|Directory of U.S. Military Rockets and Missiles|
|Copyright © 2002 Andreas Parsch|
In the early 1950s, the standard sounding rocket for high-altitude research was the Aerobee (for details, see XRM-84/PWN-2 Aerobee-Hi). However, this liquid-fueled rocket was relatively expensive and complicated to operate. Therefore various research agencies searched for simpler and cheaper rockets for routine high-altitude soundings and scientific experiments. One solution was to combine existing rocket boosters into multi-stage rockets, and the most important first stage motor for these applications was the M5 (X216A2) booster of the SAM-A-7/MIM-3 Nike Ajax anti-aircraft missile.
Following successful tests with Nike-Deacon combinations, the University of Michigan and the NACA developed a rocket with a more efficient upper stage under contract from the Air Force Cambridge Research Center (AFCRC). The result was the Thiokol TE-82 Cajun rocket, which was essentially a Deacon with an improved propellant. The first launch of a Nike-Cajun (also known as CAN for "Cajun And Nike") occurred in July 1956. The Nike booster was equipped with four instead of the normal three stabilizing fins. The Nike-Cajun could carry a payload between 4.5 kg (10 lb) and 45 kg (100lb), depending on the altitude requirement. A wide variety of payloads has been launched on Nike-Cajun rockets, including general upper atmosphere experiments, magnetic field experiments, horizon photography to obtain weather data, ionosphere experiments and astronomy payloads.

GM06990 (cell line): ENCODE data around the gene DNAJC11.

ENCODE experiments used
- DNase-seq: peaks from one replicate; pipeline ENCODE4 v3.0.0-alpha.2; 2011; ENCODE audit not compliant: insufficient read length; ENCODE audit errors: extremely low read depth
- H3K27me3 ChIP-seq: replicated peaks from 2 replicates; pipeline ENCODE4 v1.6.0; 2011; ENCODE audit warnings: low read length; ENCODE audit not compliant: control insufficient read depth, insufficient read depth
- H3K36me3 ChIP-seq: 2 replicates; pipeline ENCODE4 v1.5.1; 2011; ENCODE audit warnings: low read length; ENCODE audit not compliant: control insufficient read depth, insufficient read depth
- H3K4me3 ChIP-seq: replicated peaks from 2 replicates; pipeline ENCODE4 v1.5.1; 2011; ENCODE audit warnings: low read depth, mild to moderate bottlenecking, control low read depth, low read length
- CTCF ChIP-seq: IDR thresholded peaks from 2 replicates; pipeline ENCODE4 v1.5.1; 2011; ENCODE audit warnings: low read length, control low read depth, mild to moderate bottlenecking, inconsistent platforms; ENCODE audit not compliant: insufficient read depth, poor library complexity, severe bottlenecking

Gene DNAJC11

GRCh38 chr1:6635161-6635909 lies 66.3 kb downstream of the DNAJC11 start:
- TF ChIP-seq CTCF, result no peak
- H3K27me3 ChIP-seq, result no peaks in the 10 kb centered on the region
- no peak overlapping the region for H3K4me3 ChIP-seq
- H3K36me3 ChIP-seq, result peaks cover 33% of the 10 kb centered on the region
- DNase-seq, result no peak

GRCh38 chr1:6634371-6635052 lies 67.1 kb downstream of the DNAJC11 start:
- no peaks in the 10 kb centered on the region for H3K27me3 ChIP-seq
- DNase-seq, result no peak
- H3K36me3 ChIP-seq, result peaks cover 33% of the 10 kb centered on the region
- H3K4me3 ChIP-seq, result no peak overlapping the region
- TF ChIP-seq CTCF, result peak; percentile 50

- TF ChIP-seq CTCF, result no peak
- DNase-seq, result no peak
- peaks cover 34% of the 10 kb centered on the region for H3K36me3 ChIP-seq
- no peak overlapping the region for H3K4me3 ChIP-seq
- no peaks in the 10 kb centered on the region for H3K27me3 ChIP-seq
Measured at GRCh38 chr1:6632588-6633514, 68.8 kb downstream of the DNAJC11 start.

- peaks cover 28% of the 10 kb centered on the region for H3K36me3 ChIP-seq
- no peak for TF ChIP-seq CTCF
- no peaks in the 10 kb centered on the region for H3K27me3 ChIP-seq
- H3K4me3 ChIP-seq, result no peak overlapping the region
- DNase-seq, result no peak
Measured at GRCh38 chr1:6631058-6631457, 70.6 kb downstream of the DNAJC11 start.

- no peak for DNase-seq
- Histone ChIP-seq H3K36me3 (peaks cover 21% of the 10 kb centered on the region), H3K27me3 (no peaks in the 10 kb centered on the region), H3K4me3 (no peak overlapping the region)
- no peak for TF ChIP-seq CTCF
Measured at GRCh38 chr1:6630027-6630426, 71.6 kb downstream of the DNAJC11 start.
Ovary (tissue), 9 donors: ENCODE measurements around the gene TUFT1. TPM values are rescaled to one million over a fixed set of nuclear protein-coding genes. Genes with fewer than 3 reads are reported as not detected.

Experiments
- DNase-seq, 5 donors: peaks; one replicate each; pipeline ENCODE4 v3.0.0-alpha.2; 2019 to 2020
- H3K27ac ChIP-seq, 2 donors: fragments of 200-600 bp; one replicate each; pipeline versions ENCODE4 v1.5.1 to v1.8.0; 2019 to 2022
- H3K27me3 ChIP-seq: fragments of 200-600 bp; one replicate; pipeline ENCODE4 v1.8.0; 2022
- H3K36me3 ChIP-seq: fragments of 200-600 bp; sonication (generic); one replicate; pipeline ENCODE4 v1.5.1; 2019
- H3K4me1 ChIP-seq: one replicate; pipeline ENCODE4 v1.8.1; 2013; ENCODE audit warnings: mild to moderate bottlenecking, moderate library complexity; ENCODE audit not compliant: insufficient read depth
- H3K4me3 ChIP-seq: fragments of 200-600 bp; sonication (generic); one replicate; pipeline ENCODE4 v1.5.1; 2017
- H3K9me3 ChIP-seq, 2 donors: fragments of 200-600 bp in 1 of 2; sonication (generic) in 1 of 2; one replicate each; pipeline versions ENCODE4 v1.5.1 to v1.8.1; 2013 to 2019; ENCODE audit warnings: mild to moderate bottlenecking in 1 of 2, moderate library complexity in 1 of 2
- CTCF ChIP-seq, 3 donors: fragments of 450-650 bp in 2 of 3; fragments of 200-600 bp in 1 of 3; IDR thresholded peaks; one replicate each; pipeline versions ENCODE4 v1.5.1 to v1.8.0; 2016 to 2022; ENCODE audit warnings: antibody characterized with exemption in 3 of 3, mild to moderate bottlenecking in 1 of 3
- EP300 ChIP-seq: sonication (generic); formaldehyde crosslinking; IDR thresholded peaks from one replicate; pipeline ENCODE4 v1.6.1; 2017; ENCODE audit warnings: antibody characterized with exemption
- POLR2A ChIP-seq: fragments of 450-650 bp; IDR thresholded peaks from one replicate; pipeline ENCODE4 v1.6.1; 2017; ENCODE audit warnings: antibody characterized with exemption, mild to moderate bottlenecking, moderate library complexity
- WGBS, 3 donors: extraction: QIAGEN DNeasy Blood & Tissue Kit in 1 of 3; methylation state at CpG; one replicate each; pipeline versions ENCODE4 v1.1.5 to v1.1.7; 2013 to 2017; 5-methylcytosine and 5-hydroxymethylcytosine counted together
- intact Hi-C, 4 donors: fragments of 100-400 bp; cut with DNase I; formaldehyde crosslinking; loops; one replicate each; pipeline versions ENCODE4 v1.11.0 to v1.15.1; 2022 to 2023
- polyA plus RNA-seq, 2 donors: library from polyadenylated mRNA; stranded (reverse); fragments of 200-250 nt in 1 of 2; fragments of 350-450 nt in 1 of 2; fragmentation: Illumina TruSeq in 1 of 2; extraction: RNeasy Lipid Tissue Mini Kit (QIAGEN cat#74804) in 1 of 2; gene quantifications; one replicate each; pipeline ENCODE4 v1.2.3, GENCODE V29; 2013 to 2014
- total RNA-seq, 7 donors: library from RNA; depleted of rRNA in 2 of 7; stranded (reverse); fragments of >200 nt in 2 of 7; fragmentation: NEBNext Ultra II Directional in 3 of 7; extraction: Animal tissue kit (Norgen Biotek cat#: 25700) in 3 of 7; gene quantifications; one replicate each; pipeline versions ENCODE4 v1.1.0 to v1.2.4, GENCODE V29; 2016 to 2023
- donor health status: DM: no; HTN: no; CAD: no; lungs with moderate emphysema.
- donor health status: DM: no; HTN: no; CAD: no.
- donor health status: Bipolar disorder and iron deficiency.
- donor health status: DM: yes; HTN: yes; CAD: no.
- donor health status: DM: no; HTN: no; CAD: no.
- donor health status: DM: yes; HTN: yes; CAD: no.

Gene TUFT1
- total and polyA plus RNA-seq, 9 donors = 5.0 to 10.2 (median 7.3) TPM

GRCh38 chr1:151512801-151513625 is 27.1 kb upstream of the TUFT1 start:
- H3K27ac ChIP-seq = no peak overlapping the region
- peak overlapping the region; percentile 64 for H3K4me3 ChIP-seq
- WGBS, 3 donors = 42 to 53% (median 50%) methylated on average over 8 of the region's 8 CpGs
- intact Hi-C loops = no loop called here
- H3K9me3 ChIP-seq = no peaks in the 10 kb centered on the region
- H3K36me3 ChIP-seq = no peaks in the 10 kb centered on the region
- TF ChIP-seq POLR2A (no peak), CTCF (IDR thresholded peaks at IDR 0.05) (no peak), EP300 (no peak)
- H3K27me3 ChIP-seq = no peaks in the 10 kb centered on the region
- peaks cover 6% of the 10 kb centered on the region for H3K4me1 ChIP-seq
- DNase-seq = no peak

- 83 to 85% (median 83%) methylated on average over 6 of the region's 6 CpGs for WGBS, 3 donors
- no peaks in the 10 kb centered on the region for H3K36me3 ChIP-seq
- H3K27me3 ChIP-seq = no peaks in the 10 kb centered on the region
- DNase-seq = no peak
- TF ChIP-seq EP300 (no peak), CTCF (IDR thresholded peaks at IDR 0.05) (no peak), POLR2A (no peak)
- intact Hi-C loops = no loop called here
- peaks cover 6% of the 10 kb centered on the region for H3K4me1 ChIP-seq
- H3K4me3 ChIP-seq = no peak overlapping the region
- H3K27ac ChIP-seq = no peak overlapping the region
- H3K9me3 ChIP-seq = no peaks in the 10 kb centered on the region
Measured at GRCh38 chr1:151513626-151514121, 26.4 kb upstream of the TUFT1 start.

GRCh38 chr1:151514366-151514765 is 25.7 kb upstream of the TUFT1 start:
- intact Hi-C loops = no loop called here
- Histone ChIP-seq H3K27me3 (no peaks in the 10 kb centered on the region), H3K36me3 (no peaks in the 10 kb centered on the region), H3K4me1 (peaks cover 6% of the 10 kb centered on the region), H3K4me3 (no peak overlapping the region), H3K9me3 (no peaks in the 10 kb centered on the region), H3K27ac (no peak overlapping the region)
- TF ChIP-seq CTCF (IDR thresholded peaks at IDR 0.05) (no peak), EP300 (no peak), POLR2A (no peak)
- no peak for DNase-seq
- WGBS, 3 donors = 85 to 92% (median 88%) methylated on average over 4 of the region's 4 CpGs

|Photo: Sven Knudson, Ninfinger Productions|
In April 1959, the USAF allocated the formal research missile designation XRM-85 to the Nike-Cajun rocket at the request of the AFCRC, and in June 1963 this designation was changed to PWN-3A. Air Force use of the XRM-85/PWN-3A was limited, however, and probably ended in the mid-1960s. The Nike-Cajun was a very successful general purpose sounding rocket, and the last flight was launched by NASA in October 1976.
Note: Data given by several sources show slight variations. Figures given below may therefore be inaccurate!
Data for PWN-3A:
|Length||7.70 m (25 ft 3 in)|
|Diameter||1st stage: 41.9 cm (16.5 in); 2nd stage: 16.5 cm (6.5 in)|
|Finspan||1st stage: 1.51 m (59.5 in); 2nd stage: 0.63 m (25 in)|
|Weight||700 kg (1550 lb)|
|Speed||6760 km/h (4200 mph)|
|Ceiling||> 160 km (100 miles)|
|Propulsion||1st stage: Allegheny Ballistics Lab. X216A2 solid-fueled rocket; 246 kN (55000 lb) for 3 s|
2nd stage: Thiokol TE-82-1 Cajun solid-fueled rocket; 37 kN (8300 lb) for 2.8 s
 Frederick I. Ordway III, Ronald C. Wakeford: "International Missile and Spacecraft Guide", McGraw-Hill, 1960
 Peter Alway: "Rockets of the World", Saturn Press, 1999
 Norman J. Bowman: "The Handbook of Rockets and Guided Missiles", Perastadion Press, 1963
 Department of Defense Missile Nomenclature Records
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